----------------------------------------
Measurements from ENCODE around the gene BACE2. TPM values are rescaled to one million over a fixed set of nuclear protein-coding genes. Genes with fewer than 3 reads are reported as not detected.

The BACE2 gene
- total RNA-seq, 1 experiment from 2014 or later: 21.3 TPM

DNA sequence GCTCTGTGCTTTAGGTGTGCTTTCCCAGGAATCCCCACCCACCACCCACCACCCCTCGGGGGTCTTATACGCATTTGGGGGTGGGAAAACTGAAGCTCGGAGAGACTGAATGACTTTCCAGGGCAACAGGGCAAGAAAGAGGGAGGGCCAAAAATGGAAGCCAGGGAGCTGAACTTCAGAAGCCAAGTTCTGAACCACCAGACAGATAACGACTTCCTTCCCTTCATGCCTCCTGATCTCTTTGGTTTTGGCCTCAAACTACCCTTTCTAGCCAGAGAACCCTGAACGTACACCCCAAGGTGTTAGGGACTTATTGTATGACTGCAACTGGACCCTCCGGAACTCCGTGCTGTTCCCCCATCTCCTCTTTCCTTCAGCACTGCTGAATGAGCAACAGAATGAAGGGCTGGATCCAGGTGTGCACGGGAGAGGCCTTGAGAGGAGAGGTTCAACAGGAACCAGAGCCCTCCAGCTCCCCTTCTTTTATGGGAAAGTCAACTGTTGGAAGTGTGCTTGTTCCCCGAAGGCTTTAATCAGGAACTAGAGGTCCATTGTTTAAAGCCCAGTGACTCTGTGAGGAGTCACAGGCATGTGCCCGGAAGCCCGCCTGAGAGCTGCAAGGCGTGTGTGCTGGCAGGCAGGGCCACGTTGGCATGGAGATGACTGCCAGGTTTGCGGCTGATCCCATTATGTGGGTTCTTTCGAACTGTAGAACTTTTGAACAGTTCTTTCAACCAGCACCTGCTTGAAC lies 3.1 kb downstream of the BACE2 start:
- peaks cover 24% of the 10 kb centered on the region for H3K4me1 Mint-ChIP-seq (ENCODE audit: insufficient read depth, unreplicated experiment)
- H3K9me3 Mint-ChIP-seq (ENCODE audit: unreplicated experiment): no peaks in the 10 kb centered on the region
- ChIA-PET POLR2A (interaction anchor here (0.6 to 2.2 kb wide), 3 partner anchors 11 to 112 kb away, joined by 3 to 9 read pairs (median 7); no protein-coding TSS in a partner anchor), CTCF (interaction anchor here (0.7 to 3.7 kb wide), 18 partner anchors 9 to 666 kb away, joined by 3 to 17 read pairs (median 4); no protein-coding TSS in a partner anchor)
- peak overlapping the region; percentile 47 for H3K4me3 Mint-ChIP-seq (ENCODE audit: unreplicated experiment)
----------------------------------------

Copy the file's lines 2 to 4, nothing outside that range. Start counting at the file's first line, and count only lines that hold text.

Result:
The BACE2 gene
- total RNA-seq, 1 experiment from 2014 or later: 21.3 TPM

DNA sequence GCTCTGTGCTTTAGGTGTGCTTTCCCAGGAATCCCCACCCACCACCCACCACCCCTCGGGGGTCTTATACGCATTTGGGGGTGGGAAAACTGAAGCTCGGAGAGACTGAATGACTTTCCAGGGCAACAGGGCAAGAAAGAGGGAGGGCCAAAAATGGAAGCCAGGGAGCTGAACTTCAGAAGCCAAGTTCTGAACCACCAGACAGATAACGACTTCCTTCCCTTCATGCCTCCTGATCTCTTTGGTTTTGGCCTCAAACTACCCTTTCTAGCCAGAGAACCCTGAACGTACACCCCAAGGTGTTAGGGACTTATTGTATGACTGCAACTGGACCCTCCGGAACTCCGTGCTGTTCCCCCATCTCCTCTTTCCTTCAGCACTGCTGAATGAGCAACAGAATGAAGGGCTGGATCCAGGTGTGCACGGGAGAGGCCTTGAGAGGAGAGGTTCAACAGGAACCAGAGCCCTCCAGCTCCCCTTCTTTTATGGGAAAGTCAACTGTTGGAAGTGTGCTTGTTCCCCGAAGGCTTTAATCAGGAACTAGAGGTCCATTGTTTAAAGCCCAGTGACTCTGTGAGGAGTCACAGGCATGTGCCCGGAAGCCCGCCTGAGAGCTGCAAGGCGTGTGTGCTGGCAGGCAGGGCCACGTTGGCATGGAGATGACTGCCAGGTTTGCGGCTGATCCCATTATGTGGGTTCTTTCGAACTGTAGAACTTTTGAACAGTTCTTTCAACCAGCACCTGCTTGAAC lies 3.1 kb downstream of the BACE2 start: